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Review
. 2013 Jul;93(3):1207-46.
doi: 10.1152/physrev.00043.2012.

Placebo and the New Physiology of the Doctor-Patient Relationship

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Free PMC article
Review

Placebo and the New Physiology of the Doctor-Patient Relationship

Fabrizio Benedetti. Physiol Rev. .
Free PMC article

Abstract

Modern medicine has progressed in parallel with the advancement of biochemistry, anatomy, and physiology. By using the tools of modern medicine, the physician today can treat and prevent a number of diseases through pharmacology, genetics, and physical interventions. Besides this materia medica, the patient's mind, cognitions, and emotions play a central part as well in any therapeutic outcome, as investigated by disciplines such as psychoneuroendocrinoimmunology. This review describes recent findings that give scientific evidence to the old tenet that patients must be both cured and cared for. In fact, we are today in a good position to investigate complex psychological factors, like placebo effects and the doctor-patient relationship, by using a physiological and neuroscientific approach. These intricate psychological factors can be approached through biochemistry, anatomy, and physiology, thus eliminating the old dichotomy between biology and psychology. This is both a biomedical and a philosophical enterprise that is changing the way we approach and interpret medicine and human biology. In the first case, curing the disease only is not sufficient, and care of the patient is of tantamount importance. In the second case, the philosophical debate about the mind-body interaction can find some important answers in the study of placebo effects. Therefore, maybe paradoxically, the placebo effect and the doctor-patient relationship can be approached by using the same biochemical, cellular and physiological tools of the materia medica, which represents an epochal transition from general concepts such as suggestibility and power of mind to a true physiology of the doctor-patient interaction.

Figures

Figure 1.
Figure 1.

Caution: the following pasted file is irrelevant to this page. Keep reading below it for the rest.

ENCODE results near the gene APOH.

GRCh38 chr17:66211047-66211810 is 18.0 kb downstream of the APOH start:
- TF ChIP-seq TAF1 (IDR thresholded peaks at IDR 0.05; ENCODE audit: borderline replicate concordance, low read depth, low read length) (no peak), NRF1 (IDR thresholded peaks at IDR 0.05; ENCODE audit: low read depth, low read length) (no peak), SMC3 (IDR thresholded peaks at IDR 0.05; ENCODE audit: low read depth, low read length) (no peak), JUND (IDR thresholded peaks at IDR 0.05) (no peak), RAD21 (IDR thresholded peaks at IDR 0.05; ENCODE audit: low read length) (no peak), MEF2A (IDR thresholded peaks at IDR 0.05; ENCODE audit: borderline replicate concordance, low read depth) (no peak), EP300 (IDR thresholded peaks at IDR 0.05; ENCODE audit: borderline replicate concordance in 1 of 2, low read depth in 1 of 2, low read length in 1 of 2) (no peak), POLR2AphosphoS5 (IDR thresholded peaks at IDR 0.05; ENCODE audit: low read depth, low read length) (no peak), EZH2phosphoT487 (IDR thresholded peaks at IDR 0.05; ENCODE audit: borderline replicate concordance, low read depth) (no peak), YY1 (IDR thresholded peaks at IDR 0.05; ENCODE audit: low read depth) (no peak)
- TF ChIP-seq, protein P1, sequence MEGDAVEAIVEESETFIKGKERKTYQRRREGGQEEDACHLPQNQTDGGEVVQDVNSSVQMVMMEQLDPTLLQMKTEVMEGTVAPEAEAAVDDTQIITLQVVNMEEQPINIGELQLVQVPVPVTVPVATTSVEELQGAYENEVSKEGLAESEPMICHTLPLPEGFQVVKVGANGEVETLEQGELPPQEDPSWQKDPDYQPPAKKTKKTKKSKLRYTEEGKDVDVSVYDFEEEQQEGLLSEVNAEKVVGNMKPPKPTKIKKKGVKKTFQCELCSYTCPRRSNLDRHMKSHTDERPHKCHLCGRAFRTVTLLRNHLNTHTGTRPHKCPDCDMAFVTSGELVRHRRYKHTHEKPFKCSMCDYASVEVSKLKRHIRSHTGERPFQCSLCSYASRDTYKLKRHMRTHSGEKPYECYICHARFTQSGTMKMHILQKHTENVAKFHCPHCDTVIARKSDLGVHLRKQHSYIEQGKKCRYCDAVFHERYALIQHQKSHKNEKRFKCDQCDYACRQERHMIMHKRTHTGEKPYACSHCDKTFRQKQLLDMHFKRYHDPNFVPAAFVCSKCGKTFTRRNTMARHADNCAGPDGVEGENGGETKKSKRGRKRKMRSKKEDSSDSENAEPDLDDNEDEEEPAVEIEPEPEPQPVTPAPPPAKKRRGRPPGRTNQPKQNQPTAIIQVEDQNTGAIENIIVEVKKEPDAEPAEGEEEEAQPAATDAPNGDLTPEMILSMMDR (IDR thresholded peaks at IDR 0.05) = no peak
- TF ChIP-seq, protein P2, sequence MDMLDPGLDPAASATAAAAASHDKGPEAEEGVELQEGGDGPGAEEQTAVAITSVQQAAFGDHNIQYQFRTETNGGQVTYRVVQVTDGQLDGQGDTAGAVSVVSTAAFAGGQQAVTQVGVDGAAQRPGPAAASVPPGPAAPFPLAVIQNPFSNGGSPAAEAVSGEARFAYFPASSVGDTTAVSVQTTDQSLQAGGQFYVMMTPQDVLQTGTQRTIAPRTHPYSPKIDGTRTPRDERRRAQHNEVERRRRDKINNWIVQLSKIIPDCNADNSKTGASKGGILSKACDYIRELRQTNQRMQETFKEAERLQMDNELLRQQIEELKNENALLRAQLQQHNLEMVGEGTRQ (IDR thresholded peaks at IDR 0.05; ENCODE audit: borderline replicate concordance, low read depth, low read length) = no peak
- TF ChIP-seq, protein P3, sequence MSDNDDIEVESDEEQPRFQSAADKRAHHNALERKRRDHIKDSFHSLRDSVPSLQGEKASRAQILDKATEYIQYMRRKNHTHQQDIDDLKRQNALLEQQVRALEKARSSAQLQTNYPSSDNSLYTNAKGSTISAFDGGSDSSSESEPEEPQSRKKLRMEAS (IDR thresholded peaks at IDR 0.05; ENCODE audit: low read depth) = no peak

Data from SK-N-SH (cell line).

The psychosocial context around the patient and the therapy. When a medical treatment is administered, several sensory and social stimuli, as well as personal beliefs and memories, tell the patient that a therapy is being performed. The whole context constitutes the ritual of the therapeutic act, which is at the very heart of placebo and nocebo responses.
Figure 2.
Figure 2.
The clinical improvement that may be observed after placebo administration is due to many factors. The real placebo response is attributable only to the psychobiological factors, namely, to psychological and physiological changes in the patient's brain.
Figure 3.
Figure 3.
The four steps of the doctor-patient relationship. The interaction between the healer/therapist and his patient can be envisaged as a homeostatic system in which the variable to be controlled is represented by the feeling of sickness (symptoms). The very act of administering a treatment is a psychological and social event that is sometimes capable of inhibiting a symptom such as pain, even though the treatment is fake.
Figure 4.
Figure 4.
Brain regions that are involved in empathy, compassion, and admiration. During the doctor-patient relationship, several complex brain functions are involved, such as the doctor's empathic and compassionate behavior and the patient's admiration/trust towards the figure of the doctor. iFG, inferior frontal gyrus; AI, anterior insula; SII, secondary somatosensory area; TP, temporal pole; STS, superior temporal sulcus; TPJ, temporal parietal junction; MFC, medial frontal cortex; vmPF, ventromedial prefrontal cortex; ACC, anterior cingulate cortex; asPMC, anterosuperior posteromedial cortex; piPMC, posteroinferior posteromedial cortex.
Figure 5.
Figure 5.
One of the key elements during the doctor-patient relationship is represented by the patient's trust. The amygdala (Amy) is responsible for untrustworthiness: the higher the amygdala activity, the more untrustworthy the judgments about a person. Oxytocin increases trust by binding to its own receptors (Oxtr) on the amygdala and by inhibiting its activity.